Comment: Re:You could just... (Score 1) 168

I cannot believe that nobody here got this. Revelation 13:16. And I don't consider myself religious. Too bad I don't have mod points right now. well done sir.

I got it but no mods points to spend today. always have mods when there is nothing worth modding but never when there is

Comment: Re:0 hours to 0 hours (Score 1) 244

by lister king of smeg (#49004345) Attached to: Over the past 10 years, my TV-watching has..

Hacker news but the people that dont worship javascript or fallow the group think get hell banded so you cant see them pipedot and soylent news are also good but less active there are some reddit boards but they become either echo chambers or they get popular enough that it hits a mini eternal September and the good comments are drowned out and good commenters leave.

Comment: Re:monoculture again? (Score 1) 296

by lister king of smeg (#49001699) Attached to: Firefox Succeeded In Its Goal -- But What's Next?

Just thinking out loud here, the IE6 monoculture was terrible, and we all hated it...and justifiably so. However, with Firefox, Chrome, Safari, and Opera all based on WebKit now, have we simply embraced a different monoculture? Admittedly the main difference here is that WebKit is more open than Trident, and the days of ActiveX and Java are more behind us than not...But is having an alternative render engine a better situation, or just redundant coding?

Firefox is Gecko based not WebKit.

Comment: Re:Does It Matter? (Score 1) 288

by lister king of smeg (#48944705) Attached to: VirtualBox Development At a Standstill

VirtualBox has one advantage now, and that is that it is licensed at no charge. On Linux, this isn't a big deal (as KVM and Xen are decent alternatives), but a hypervisor on Windows or OS X, this can be important.

However, if one can choose a non-free solution, the competition has lapped VirtualBox several times. VMWare is extremely strong, both with Workstation on Windows or Linux [1], as well as Fusion on Mac. For a dedicated box with a tier 1 hypervisor, both Hyper-V (can be downloaded separately from Windows) and ESXi are quite useful (although there are limitations without the commercial management tools.)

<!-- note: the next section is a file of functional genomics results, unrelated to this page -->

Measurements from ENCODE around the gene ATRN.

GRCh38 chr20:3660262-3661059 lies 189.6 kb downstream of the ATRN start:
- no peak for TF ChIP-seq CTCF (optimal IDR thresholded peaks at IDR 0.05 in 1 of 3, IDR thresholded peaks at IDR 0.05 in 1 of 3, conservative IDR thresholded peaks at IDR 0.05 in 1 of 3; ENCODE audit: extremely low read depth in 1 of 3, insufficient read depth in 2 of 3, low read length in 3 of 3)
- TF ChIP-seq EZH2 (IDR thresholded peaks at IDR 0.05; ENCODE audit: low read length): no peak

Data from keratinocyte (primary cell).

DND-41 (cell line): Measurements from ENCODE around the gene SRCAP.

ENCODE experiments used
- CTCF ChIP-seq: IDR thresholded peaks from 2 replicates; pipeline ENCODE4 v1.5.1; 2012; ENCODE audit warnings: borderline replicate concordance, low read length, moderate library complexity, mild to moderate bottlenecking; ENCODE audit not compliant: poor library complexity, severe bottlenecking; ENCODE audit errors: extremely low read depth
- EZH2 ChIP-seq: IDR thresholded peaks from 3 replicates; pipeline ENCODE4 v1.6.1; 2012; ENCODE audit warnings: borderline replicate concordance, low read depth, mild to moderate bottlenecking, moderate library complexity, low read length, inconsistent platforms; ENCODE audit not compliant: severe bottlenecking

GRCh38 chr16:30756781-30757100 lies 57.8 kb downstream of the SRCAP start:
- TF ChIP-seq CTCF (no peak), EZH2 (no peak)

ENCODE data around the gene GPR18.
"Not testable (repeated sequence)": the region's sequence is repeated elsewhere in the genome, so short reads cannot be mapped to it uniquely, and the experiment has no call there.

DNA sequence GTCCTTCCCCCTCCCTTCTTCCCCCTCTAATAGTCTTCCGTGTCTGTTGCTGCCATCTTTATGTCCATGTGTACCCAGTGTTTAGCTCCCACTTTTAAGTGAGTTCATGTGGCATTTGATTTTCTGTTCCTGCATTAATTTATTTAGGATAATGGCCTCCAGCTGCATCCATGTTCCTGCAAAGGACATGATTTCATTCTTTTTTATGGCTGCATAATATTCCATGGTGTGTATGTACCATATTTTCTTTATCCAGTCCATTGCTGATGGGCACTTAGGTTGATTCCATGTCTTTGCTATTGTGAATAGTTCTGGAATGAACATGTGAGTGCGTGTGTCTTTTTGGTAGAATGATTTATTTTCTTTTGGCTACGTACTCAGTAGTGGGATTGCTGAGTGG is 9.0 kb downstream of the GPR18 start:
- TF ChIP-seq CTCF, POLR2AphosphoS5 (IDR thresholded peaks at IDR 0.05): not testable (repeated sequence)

I've tried various VM products, and the main reason that I chose to just go with VMWare is the universal-ness, and because it is at least a generation past the competition with dealing with RAM overcommits, snapshots, clustering [2], and other features. Plus, if a company sells an appliance, it almost always will be distributed as an .ova file, and other hypervisor architectures come in second. The downside of VMWare is the price... it isn't cheap ($250 for Workstation, ~$70 for Fusion), but it does work well.

Hyper-V isn't bad, as the latest iteration auto-activates Windows VMs sitting on it (no need to worry about a KMS server accessible by all VMs... just the operating system instances running on bare metal). However, usually it is implemented with the full Windows Server OS underneath, making an attack surface, as well as a point of downtime. However, for a Windows shop, the price is right, and it does a good job. VMware is great... but you do pay a king's ransom for the features it brings with it.

[1]: If one needs a home machine to run VMWare stuff on, one might be better off running VMWare Workstation ontop of Linux because ESXi cannot use USB hard drives as backing stores, while VMWare Workstation really doesn't care since it is a type 2 hypervisor and lets the OS handle the disk stuff. Of course, don't expect vMotion or other stuff... but if one wants a dedicated box just for virtual machines, this is a usable alternative.

[2]: Clustering and fault tolerance is brain-dead easy, either using VMFS on a logical drive from a SAN or a NFS backing store.

It is the only free desktop oriented virtual machine to have versioning of clients so you can roll back vms. You have pay for that in its competitors.

"Consequences, Schmonsequences, as long as I'm rich." -- "Ali Baba Bunny" [1957, Chuck Jones]